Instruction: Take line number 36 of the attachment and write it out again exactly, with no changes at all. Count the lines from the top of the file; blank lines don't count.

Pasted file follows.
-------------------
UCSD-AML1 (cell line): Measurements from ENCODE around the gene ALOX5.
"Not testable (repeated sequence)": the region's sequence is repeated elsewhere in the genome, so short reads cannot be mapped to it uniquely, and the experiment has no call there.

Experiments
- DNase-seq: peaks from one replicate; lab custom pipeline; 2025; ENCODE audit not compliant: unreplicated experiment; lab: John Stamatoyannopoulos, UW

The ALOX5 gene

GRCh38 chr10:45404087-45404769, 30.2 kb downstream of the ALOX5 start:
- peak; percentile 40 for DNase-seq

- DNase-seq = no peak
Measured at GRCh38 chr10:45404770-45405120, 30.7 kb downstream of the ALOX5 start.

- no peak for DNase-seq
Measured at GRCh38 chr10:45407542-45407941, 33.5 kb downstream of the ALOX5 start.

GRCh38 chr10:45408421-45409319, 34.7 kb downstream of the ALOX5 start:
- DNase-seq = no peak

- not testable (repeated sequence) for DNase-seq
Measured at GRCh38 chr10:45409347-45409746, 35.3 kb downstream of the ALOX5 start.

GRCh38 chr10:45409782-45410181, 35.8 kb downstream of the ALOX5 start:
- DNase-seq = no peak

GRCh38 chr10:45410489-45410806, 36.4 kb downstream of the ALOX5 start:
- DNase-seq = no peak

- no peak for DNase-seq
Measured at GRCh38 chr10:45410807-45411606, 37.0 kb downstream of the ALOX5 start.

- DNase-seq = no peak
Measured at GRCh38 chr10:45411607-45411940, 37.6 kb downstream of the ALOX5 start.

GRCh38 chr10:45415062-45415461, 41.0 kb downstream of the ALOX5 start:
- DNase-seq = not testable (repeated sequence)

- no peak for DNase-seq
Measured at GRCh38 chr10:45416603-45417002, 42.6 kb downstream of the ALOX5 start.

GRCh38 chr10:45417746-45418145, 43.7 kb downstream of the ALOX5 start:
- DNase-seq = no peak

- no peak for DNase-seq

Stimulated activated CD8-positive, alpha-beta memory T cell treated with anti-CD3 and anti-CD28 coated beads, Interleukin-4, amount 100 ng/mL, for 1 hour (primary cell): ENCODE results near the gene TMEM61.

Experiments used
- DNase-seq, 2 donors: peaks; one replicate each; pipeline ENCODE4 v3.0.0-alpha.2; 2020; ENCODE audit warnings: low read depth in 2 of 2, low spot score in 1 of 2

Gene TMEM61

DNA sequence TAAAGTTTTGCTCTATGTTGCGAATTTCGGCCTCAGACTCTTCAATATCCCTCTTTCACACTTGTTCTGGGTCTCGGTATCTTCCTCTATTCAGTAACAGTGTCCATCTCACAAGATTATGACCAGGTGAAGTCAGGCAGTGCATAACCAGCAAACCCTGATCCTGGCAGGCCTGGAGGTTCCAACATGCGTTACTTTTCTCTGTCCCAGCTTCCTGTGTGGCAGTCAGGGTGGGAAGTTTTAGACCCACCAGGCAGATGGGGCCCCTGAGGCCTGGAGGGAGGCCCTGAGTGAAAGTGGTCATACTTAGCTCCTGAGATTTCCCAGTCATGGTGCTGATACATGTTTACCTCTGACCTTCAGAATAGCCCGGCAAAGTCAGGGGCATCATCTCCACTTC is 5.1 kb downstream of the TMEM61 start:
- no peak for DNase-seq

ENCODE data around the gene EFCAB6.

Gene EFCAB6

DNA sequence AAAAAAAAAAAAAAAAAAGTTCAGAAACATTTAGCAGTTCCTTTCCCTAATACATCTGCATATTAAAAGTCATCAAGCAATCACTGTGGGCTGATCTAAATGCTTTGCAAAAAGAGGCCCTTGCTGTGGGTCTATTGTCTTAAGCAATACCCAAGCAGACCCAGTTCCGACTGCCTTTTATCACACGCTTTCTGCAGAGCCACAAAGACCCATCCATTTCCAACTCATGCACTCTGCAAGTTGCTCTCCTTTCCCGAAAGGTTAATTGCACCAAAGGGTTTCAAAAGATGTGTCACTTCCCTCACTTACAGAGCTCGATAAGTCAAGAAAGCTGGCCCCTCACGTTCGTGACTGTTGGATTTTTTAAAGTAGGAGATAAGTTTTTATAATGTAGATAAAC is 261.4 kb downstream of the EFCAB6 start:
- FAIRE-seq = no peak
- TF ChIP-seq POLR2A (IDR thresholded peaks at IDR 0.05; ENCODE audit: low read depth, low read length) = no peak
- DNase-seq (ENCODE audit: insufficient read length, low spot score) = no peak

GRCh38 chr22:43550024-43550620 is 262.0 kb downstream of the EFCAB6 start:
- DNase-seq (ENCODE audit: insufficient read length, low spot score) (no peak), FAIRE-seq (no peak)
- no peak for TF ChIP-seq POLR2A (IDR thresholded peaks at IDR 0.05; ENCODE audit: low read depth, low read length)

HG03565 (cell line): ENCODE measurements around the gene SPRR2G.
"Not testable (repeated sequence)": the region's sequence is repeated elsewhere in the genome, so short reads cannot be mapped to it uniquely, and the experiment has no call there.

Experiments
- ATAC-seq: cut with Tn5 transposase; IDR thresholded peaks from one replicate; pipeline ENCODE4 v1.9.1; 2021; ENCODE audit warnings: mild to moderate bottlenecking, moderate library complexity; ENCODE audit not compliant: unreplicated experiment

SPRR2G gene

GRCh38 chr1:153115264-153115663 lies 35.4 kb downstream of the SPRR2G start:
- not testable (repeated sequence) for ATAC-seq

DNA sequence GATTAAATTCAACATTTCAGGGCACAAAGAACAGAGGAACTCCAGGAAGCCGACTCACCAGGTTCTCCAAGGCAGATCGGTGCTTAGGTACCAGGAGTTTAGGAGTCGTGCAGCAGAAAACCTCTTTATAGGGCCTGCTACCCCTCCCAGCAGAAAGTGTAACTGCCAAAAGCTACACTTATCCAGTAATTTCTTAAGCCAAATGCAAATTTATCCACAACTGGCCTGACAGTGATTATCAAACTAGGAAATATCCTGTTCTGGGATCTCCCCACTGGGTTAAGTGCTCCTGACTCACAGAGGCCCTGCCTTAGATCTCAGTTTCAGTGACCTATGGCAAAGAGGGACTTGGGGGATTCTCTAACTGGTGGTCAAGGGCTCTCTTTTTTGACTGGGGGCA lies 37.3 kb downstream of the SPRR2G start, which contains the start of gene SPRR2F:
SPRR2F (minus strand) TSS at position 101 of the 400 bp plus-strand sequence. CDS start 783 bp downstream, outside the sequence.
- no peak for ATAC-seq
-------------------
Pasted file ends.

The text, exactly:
- no peak for DNase-seq